All talks are held at the UA, Sol Resnick Conference Room (350 N. Campbell Ave.), from 12:00 – 1:15 p.m.
Assessing Water Security at Global and Local Scales
Date: November 10
Speaker: Jacob Petersen-Perlman, Research Analyst, WRRC
Ensuring a readily available supply of water that has an acceptable quality for health, livelihoods, and production continues to be a challenge across the world. This challenge is made greater by increasing demands on water supply, increasing variability in water supplies due to climatic change, and increasing costs of construction of large-scale water infrastructure. Political boundaries crossing watersheds further complicate matters. This presentation discusses water security at two scales: 1) a global assessment of transboundary watersheds likely to experience hydro-political tensions in future years based upon environmental, political, and economic indicators and 2) a methodology to improve water security at the local level. The presentation will draw from work submitted to the Global Environment Facility’s Transboundary Waters Assessment Program and the Regional Environmental Center’s WATER SUM project.
Low Impact Development: A Brief Overview of Features
Date: November 29
Speaker: Jeff McCormick, Town Manager, Town of Pima (Graham County)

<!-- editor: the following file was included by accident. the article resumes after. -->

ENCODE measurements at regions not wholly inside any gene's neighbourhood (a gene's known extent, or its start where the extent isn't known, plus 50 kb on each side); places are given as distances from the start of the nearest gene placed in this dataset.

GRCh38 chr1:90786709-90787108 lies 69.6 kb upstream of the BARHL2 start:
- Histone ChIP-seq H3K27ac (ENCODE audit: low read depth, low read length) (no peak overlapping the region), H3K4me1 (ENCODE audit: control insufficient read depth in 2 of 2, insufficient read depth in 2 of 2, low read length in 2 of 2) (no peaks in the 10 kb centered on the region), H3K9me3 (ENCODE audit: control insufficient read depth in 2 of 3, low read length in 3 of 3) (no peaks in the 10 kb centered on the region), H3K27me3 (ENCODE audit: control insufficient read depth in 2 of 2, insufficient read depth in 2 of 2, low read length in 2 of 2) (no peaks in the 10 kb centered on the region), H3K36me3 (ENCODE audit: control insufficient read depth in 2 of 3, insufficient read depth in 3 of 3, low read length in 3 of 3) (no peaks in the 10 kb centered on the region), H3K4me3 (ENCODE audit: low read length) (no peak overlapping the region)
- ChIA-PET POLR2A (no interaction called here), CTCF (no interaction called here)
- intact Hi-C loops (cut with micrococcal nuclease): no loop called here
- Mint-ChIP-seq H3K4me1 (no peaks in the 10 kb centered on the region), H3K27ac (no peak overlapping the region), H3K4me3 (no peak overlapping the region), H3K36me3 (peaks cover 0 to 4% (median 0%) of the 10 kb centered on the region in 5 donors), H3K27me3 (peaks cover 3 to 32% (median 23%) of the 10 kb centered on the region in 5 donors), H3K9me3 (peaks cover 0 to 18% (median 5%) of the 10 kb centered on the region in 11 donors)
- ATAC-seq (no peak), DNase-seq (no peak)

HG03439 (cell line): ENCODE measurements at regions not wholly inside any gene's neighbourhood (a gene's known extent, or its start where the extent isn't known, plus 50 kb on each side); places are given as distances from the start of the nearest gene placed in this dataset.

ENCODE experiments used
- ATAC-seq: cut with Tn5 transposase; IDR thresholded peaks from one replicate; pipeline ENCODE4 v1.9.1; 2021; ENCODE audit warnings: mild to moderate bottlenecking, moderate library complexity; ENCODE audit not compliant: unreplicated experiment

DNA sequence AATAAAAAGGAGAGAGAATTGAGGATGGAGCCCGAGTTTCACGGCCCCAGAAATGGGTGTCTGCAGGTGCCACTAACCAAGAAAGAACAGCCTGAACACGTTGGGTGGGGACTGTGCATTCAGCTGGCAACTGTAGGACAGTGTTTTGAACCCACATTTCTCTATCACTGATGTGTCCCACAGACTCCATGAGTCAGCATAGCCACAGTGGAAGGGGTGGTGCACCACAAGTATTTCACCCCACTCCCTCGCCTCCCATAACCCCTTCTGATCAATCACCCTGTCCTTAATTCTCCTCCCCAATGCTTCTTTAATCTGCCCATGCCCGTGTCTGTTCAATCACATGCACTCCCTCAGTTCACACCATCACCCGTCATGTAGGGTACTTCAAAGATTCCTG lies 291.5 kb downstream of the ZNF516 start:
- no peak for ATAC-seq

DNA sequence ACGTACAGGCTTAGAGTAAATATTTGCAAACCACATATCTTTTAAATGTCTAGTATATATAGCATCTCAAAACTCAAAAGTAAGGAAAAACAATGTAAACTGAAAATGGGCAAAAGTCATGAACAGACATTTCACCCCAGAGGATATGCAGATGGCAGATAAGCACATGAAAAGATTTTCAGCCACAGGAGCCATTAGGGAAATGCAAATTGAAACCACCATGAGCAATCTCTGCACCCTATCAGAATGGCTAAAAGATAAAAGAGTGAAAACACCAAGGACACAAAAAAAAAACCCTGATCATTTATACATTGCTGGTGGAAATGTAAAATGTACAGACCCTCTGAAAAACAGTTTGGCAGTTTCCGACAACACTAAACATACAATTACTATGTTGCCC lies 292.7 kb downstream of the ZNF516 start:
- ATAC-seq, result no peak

Low-Impact Development (LID) is a concept that began in Prince George’s County, Maryland in 1990, as a practical alternative to traditional stormwater management practices. LID includes a series of land engineering and development features that minimize infrastructure, control stormwater runoff near its origin, and help recharge aquifers and restore watersheds, in addition to playing an important role in Smart Growth, Green Building, and helping with Clean Water Act compliance. LID emphasizes both land and water conservation, and with its minimalistic dependence on infrastructure, LID utilizes on-site natural features which help protect water quality while retaining the natural hydrology of the site and preserving its before-development water runoff characteristics. LID minimizes the use of impervious surfaces such as asphalt or concrete, which enhances the ability to control water runoff and improves infiltration. The economic incentives for utilizing LID appeal to developers and capture the attention of engineers. Curbside gutters are typically unnecessary, as other engineering techniques are utilized to direct water runoff. Underground piping is minimized, as the water is contained on-site and allowed to infiltrate into the soil. Small retention basins replace larger basins, which increases the number of lots in a development project and often increases the value of those lots. With the reduced infrastructure, impact fees are usually lower, sometimes significantly lower. Developers and engineers integrating LID principles into development projects often see higher profit margins. LID is virtually maintenance free, and its use of native vegetation and less land disturbance enhances the property’s aesthetics and conserves its natural features. What’s more, LID has demonstrated a remarkable capacity to manage the substantial runoff volumes involved in major storm events and reduce or prevent property damage.